The Sag Harbor Home of Tracey and Michael Cavaniola is a Shrine to the Natural World

Shortly after Michael Cavaniola and Tracey Stehle met and began dating in 2001, he told her he had a house in the Hamptons and brought her out for a weekend. “There was a concrete slab floor, no furniture, and half the roof was gone,” he says of the 1950s Noyac bungalow he had bought two years earlier.  Tracey, a freshly minted interior designer, was unperturbed. “A raccoon had the run of the place,” she recalls. “Good thing I’m from Colorado.”

Since those rustic beginnings, the couple has come a long way, though not literally. The handsome, putty-colored 4,800-square-foot modern farmhouse they built six years ago is a two-minute walk through the woods from that original bungalow. They bought the acre-and-a-half plot in 2004, the same year they got married, had their first son, Vincent, moved permanently to the East End, and opened Cavaniola’s, Sag Harbor’s first gourmet cheese shop.

A leather chair from Pottery Barn sits in the corner of the family room

Michael, who has an architecture degree from Pratt Institute, decided to follow a path paved by his parents, Robert and Edwina Cavaniola, who ran a popular cheese store in Fort Lee, New Jersey, when he was growing up. In the past decade, Cavaniola’s in Sag Harbor has expanded twice, comprising three adjacent stores on Division Street selling everything from cheese to prepared foods to artisanal salt to wine. The freestanding wine shop, Cavaniola’s Cellar, “became an idea when the Umbrella House space became available,” says Tracey, referring to the oldest building in Sag Harbor, hit by a cannonball during the War of 1812. “We tell the story about it ten times a day.” The couple also has a market on Franklin Street in Tribeca, All Good Things, which opened in 2012.

Living area

The shops have a warmth and charm similar to that of the Cavaniolas’ Noyac home, whose exposed beams and dark woods, adherence to a palette of subtle grays and earth tones, and vintage touches like wainscoting and Edison-style light bulbs give it a gravitas that belies its recent vintage. This is mostly Tracey’s doing. “She’s about color, furniture, and finishes,” says Michael, who designed the house after being inspired by a project in Southampton Village by the architect David Sherwood. “I’m about shape and volume. I always wanted to re-do a barn—it was a longtime dream. This house has some of that barn feeling.”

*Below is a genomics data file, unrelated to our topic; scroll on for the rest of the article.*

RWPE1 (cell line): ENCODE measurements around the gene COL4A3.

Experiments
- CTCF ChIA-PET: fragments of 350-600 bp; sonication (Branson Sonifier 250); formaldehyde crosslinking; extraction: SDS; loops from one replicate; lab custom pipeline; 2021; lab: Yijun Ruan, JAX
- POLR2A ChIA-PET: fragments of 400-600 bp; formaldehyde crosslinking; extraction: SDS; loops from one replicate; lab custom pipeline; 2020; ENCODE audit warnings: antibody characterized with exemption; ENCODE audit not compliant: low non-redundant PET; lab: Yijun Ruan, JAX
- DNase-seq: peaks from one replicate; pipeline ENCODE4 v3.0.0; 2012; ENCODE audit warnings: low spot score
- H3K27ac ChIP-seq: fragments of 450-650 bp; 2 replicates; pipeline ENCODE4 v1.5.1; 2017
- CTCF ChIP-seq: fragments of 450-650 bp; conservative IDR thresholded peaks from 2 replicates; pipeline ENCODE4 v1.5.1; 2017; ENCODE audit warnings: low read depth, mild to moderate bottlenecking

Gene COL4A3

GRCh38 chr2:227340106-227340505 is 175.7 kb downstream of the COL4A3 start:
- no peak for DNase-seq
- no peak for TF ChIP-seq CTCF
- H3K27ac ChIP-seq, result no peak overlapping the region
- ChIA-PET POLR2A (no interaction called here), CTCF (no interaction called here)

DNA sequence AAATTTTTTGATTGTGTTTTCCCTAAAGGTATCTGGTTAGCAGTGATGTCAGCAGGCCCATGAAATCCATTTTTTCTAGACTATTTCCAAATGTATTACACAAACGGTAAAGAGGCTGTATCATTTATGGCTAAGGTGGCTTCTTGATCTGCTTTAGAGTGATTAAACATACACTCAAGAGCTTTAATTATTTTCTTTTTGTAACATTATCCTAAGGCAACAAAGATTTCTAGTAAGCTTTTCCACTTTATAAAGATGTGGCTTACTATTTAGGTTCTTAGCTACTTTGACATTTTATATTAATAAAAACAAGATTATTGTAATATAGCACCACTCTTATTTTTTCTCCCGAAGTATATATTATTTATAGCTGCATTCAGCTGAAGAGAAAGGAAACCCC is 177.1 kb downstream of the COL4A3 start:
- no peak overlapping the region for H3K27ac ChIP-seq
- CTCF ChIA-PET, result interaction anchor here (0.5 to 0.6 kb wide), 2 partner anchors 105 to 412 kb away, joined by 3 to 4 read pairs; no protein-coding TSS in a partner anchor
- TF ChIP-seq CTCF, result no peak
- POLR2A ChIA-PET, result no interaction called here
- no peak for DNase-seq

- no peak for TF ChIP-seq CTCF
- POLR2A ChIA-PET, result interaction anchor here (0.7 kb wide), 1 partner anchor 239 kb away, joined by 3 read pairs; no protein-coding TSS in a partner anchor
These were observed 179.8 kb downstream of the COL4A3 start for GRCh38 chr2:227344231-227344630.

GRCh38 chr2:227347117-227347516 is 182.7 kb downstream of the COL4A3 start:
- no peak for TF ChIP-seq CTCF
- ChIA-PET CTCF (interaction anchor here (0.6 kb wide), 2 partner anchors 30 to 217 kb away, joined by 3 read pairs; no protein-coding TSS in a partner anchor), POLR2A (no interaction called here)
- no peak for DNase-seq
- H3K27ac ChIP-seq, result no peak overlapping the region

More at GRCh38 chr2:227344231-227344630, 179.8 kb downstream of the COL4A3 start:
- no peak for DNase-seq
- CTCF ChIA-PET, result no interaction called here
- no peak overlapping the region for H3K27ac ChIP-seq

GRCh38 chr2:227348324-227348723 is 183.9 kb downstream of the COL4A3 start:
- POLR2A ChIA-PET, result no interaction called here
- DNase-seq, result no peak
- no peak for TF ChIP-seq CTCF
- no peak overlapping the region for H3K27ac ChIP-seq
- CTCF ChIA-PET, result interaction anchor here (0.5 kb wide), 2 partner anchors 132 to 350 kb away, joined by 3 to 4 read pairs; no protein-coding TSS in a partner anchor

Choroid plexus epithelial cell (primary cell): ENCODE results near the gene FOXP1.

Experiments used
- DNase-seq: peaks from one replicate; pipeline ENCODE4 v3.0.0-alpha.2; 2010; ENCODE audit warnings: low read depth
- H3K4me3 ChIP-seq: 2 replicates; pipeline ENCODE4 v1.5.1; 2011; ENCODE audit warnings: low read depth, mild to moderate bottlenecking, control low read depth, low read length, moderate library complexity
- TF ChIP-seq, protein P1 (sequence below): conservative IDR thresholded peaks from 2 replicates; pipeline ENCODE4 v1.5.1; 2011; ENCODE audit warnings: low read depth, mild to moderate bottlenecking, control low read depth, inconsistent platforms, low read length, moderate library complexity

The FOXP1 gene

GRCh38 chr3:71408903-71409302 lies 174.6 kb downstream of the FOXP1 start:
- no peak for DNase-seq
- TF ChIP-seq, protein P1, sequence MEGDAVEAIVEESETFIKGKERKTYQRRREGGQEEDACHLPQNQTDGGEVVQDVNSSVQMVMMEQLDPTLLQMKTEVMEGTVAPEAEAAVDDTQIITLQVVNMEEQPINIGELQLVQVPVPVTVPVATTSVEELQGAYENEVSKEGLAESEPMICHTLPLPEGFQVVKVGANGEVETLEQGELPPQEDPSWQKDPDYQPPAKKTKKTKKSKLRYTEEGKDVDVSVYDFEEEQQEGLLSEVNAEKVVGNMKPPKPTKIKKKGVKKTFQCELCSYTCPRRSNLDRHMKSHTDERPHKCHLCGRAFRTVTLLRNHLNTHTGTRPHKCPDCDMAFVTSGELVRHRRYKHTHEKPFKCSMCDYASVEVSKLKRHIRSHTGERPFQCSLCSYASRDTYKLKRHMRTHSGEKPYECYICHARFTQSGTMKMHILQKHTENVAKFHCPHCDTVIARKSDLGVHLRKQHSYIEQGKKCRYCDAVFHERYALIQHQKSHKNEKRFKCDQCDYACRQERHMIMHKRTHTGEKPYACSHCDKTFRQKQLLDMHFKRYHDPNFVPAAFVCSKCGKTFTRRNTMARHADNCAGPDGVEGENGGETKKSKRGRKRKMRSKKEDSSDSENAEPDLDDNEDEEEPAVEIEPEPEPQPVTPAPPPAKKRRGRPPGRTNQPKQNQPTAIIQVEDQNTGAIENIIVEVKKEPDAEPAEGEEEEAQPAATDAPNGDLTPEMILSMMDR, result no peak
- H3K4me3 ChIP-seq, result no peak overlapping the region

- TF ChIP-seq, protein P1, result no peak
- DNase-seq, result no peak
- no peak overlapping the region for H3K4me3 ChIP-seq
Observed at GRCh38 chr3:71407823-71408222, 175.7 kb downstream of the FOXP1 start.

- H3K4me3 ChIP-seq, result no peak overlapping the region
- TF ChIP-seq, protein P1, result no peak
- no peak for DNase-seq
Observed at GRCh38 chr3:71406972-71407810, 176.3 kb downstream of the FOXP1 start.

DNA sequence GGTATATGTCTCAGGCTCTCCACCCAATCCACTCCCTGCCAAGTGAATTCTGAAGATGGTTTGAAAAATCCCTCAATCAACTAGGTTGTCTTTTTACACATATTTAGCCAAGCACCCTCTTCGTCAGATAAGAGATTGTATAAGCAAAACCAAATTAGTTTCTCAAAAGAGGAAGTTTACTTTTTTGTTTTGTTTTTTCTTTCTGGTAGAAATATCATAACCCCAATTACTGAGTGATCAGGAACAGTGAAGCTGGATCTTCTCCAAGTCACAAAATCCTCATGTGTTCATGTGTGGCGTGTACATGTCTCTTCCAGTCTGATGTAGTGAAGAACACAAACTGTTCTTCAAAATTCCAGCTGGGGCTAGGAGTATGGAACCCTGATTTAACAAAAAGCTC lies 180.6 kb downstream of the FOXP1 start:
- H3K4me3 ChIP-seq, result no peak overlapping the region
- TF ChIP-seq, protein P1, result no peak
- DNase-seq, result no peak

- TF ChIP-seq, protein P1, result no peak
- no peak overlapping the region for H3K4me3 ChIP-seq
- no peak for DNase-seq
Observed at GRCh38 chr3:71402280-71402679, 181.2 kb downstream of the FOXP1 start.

The heart of the home is a central living room with a 30-foot peaked ceiling spanned by hefty wood beams, anchored by a stacked-stone fireplace nearly as high. The impressive space is encircled by a broad mezzanine, off which four of the house’s five bedrooms are situated. All the ground-floor rooms, including the entryway, kitchen, formal dining room, and cozy family room, flow into this central area. As a parent, this has advantages, Michael says. “I like knowing where the children are.”

The sight lines within the house are exceptionally long. From the entryway, one sees through the soaring living room into the kitchen, and then, through French doors, to the bluestone patio beyond, topped with a pergola on which Merlot grapevines grow. Light floods in through skylights and an abundance of windows. “I wanted views of the outside from every room,” says Tracey.

The tailored furnishings are offset by modern wire chandeliers and clear glass pendant lights, in addition to carefully curated accessories, such as a meticulously displayed collection of art by local artists and friends. Most memorable, though, are the quirky assemblages of bleached bones, animal skulls, wasps’ nests, and other natural specimens, arrayed on tables, consoles, and shelves. “None of this is purchased; it’s all found,” Tracey says—whether on trips out west, on Michael’s father’s farm upstate, or on local beaches, including a long narrow bone they believe is a whale rib, picked up by Spencer, the Cavaniolas’ six-year-old, on Sagg Main.

With these natural artifacts, Tracey creates oddly beautiful vignettes, arranged under glass cloches or among sheaves of dried flowers, reminiscent of still-life paintings of the Victorian era. “I’ve always loved birds, nests, feathers, and branches, which morphed into being aware of nature’s compositions, colors, and forms,” she says. “My kids come home with bones and feathers after playing in the woods. Other things come from friends and family who hunt. All the items in the house have a story and mean something special to me, though sometimes they freak out the kids who come over for play dates!”

Even the utilitarian kitchen is deeply considered. It features farmhouse-style wood cabinets painted a pale sage green, which Tracey tracked down after spotting it at a showhouse. There’s a deep sink made of black stone and Caesarstone countertops in a warm tone called Buttermilk. “It replicates limestone without the maintenance,” she says of the latter. As elsewhere in the house, the wide-plank oak floors are stained a medium-dark walnut, with knots clearly visible. “The workmen started filling in the knots and we were like, ‘No, no!’” says Tracey. “We love the imperfections, and designed the house to get better as it ages.” Which is perhaps not surprising for a couple in the business of cheese and wine.

A version of this article appeared in the July 15, 2014 issue of Hamptons Cottages & Gardens with the headline: Into the Woods.